It was last Wednesday evening, whilst accompanied by a post-hopping Barn Owl, that we heard this year’s Golden Plover. Their plaintive whistling calls carry to us, above even the traffic noise along the Buxton Road. It was twilight, the sunset had been spectacular and darkness was falling fast. Every year flocks of Golden Plover rest for a few days on tawny arable fields above the old Roman Road. We could hear their calls but their restless flocks were invisible.
This morning’s clear skies, after a light frost, rendered the chance of seeing them altogether better. Looking south we soon spotted the flock of about fifty birds, their silhouette unmistakable – on knife-shaped wings they wheeled and turned, in synchrony their colours alternating dark and pale as they flew. Flying for fun, circling and settling before setting off again. All the time their whistles carrying down to us, earthbound.
Event: Talk – Coypu, Mink and the Norfolk Mink Project
Simon Baker, from the Norfolk Mink Project, will be giving a talk at the Burgh Reading Room on Tuesday 9th October at 7.00pm. All are welcome and entry is free. (See http://burghlife.co.uk)
Mink have been active on the Bure for some time. They have become naturalized on English rivers having originally escaped, or have been let loose from, fur farms many years ago. They are an efficient predator and will kill everything they can catch – fish, birds, mammals such as Water Voles and inverterbrates. If a mix of wildlife is to survive on the Bure, the Mink need to be controlled. This is where the Norfolk Mink Project plays a role.
Background information: https://thenorfolkminkproject.org.uk
Last sight of the summer falcon
It was almost the last weekend of the summer – August 25th. The Swifts were long gone and family groups of Swallows were feeding low over long meadow. The next day they had left for the south.
Just as I walked down the old track from Brampton to Oxnead, I spotted the unmistakeable profile of a falcon just over Keeper’s Wood. Its flight was erratic. Just at treetop height, interspersed with rapid spiraling changes of direction. I had seen this before – a Hobby hunting for dragonflies. With ease and grace it flew west to east along the spine of the wood and back again before disappearing from site towards the Ash Plantation. The whole show lasting no more than a couple of minutes.
Later that day, whilst walking along the railway line and admiring the sunset, a dragonfly – a Southern Hawker, I think – was diligently hunting midges and other small flying insects. Its flight path formed a triangular pattern, broken only by rapid spiralling changes of direction as it homed in on its prey. The similarity with that of the falcon, the next step up the food chain, was remarkable.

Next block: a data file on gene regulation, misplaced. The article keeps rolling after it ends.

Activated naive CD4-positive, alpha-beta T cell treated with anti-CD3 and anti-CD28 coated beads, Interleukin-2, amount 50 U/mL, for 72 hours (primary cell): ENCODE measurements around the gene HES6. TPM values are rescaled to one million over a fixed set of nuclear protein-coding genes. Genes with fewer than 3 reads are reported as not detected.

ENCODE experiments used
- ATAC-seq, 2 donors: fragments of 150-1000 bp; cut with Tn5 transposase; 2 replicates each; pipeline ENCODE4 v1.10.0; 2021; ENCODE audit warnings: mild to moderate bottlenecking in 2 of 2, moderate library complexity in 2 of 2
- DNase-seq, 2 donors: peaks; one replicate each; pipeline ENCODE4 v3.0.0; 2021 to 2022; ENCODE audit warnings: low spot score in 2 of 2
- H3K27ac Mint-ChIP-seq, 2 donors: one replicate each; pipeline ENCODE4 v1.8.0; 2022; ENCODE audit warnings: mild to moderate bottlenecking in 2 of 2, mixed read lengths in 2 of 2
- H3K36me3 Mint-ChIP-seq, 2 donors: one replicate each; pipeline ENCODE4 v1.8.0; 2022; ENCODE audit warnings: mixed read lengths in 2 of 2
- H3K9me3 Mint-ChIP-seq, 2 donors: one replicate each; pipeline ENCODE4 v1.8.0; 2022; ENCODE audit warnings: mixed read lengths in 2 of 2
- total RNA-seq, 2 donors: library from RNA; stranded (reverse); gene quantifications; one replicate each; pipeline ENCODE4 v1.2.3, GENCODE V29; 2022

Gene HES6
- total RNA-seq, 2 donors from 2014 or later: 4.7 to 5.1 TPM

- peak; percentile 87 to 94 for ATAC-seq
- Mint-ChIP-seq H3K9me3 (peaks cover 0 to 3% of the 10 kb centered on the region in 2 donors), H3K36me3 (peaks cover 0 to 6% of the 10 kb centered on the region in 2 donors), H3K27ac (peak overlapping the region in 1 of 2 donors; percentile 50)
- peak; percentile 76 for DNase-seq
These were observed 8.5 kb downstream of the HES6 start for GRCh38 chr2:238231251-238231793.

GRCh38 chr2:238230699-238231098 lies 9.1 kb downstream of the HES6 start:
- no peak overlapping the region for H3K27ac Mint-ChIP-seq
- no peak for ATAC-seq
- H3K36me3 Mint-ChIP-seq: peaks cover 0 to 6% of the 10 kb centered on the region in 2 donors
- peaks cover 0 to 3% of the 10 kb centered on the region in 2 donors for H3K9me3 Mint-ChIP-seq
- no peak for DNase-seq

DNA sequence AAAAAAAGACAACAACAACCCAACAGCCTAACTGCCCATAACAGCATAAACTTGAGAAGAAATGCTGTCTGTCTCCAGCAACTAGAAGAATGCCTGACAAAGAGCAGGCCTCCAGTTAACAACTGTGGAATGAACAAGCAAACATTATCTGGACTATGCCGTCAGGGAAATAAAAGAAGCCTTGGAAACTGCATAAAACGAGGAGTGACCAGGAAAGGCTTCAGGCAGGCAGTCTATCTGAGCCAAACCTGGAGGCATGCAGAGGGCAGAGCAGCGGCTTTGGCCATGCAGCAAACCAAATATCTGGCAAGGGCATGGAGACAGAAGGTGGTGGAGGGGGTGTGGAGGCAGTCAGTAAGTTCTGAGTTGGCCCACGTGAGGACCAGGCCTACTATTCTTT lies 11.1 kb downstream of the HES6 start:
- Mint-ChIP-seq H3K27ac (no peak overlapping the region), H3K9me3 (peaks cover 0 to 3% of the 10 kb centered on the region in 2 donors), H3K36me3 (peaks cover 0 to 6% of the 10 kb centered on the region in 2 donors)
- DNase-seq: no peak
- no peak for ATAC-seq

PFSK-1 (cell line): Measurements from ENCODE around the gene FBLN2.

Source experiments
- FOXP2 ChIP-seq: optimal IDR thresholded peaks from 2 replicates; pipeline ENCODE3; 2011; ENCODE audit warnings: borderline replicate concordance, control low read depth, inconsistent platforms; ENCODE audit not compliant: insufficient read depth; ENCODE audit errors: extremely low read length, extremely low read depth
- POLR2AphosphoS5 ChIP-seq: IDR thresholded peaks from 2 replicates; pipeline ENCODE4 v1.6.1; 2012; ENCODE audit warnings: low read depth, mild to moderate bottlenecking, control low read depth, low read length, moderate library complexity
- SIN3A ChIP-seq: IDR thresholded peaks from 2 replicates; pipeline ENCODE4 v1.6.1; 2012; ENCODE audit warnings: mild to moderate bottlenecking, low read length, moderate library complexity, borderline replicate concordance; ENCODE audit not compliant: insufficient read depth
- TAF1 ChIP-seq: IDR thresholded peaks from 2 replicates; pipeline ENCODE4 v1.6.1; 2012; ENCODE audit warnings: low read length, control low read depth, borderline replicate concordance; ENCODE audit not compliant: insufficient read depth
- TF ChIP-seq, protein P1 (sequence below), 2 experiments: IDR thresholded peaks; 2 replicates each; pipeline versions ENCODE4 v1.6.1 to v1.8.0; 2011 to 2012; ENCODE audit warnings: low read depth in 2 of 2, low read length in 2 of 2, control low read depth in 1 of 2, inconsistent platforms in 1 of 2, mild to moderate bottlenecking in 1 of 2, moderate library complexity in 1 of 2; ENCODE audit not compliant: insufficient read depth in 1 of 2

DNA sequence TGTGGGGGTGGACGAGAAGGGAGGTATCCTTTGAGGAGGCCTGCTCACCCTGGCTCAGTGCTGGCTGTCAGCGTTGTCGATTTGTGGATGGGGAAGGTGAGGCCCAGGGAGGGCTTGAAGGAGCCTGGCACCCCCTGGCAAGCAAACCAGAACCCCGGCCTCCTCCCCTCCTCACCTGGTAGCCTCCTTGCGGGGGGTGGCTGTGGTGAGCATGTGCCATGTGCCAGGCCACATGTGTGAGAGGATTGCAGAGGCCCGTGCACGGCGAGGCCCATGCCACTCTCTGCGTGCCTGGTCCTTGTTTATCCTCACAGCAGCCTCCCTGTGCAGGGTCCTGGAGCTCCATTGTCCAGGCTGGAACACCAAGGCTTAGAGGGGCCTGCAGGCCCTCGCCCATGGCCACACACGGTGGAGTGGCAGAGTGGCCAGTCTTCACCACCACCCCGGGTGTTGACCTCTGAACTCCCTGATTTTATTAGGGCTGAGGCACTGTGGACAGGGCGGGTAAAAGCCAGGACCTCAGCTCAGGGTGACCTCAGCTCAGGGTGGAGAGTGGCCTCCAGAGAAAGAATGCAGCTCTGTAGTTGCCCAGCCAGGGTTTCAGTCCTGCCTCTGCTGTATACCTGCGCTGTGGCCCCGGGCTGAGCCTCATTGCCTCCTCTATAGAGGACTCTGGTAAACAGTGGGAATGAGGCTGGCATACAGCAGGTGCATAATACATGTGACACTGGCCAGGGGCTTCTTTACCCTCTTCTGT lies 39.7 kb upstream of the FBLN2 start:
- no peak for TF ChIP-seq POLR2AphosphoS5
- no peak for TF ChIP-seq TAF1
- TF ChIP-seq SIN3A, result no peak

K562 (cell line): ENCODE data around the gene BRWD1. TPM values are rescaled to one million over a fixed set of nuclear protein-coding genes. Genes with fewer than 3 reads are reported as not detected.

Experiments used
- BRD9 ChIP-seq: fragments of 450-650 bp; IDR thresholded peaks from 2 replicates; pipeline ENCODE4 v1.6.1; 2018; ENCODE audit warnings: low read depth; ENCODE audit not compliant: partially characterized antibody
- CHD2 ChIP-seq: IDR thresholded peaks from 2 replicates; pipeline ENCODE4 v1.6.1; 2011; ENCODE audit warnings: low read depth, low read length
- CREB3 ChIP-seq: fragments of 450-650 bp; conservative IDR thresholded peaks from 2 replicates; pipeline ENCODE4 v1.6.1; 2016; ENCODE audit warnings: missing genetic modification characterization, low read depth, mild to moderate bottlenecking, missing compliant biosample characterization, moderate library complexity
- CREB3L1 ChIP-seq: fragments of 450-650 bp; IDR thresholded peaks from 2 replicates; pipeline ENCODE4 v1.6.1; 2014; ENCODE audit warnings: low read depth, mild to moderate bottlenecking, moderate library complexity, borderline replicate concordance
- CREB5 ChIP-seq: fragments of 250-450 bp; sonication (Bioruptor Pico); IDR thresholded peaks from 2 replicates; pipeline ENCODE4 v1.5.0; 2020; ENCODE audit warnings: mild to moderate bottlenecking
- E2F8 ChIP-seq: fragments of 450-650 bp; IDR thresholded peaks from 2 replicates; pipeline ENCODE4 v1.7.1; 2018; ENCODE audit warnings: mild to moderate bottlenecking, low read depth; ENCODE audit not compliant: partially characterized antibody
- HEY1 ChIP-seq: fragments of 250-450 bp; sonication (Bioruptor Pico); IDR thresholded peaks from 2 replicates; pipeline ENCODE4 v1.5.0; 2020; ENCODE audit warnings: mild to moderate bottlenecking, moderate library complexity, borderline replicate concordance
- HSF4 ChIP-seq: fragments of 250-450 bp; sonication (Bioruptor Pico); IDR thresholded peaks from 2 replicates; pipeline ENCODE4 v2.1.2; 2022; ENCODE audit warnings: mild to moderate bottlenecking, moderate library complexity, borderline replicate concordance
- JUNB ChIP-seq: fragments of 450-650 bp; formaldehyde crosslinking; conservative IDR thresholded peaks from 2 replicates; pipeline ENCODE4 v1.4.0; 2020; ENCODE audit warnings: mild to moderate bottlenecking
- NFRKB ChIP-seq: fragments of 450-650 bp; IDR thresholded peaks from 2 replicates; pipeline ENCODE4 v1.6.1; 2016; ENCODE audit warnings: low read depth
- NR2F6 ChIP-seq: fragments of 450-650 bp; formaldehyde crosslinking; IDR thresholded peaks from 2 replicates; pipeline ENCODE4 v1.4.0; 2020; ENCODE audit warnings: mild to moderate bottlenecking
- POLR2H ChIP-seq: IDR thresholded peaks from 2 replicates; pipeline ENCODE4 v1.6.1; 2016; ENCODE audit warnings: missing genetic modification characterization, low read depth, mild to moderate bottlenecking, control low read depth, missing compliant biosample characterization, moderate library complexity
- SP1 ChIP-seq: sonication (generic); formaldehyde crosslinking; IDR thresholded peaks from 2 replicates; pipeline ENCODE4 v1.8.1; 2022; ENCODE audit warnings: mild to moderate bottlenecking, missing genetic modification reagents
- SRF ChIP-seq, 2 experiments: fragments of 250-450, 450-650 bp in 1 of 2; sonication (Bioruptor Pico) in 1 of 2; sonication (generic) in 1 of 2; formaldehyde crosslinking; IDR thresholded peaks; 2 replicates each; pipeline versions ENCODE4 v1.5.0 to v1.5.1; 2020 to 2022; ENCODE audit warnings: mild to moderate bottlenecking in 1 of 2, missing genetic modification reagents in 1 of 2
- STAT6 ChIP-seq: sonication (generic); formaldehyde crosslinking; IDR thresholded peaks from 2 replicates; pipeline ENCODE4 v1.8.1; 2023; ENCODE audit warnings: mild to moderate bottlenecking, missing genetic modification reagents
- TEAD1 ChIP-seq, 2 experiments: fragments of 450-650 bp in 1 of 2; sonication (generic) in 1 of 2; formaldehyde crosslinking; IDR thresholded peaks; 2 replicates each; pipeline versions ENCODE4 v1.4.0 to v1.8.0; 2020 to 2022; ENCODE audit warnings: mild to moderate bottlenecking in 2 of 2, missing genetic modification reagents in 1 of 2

Evening falls in the village
At the end of a hot July day, we sit outside with glasses in hand. To sit and watch the night fall is a simple pleasure, but one of which we never tire.
A Barn Owl which skims the roof and garden trees, is intent on hunting – its call breaks the falling silence. Bats appear. Pipistrelles and, we assume, Long-Eared Bats. Each following a circuit of widening spirals. An ultrasound bat-detector helps us follow their course – their call speeding up as they home-in on an insect.
The moon, not yet full but waxing and large in the southern sky, sails in solitary splendour over the ash trees which edge the old rail line. Minute by minute stars start to appear. We check their names and constellations. Vega seems to be the first, balanced at the head of Lyra. Then all of sudden, many more follow. Just before ten o’clock a bright spot arcing past the Moon turns out to be the International Space Station on it’s first visible pass of the night.
Our attention turns to the satellites, a man-made intrusion in to the natural view, but wonderful for all of that. Their names create their own poetry – SEASAT, ERBS, Integral, Genesis II.
On a more earthly theme, toads shuffle around the flower pots.
Brampton: summer visitors
Swifts, those short-term summer visitors, from their screaming party over the Brampton rooftops. Eight..ten birds, they move so fast and change acrobatic so quickly that it is hard to keep track. I make a mental note to create some nest boxes for next year’s visit – every roof-improvement, each addition of roof insulation in the cottages serving to remove another traditional nest site. For the village not to host these visitors would be sad indeed.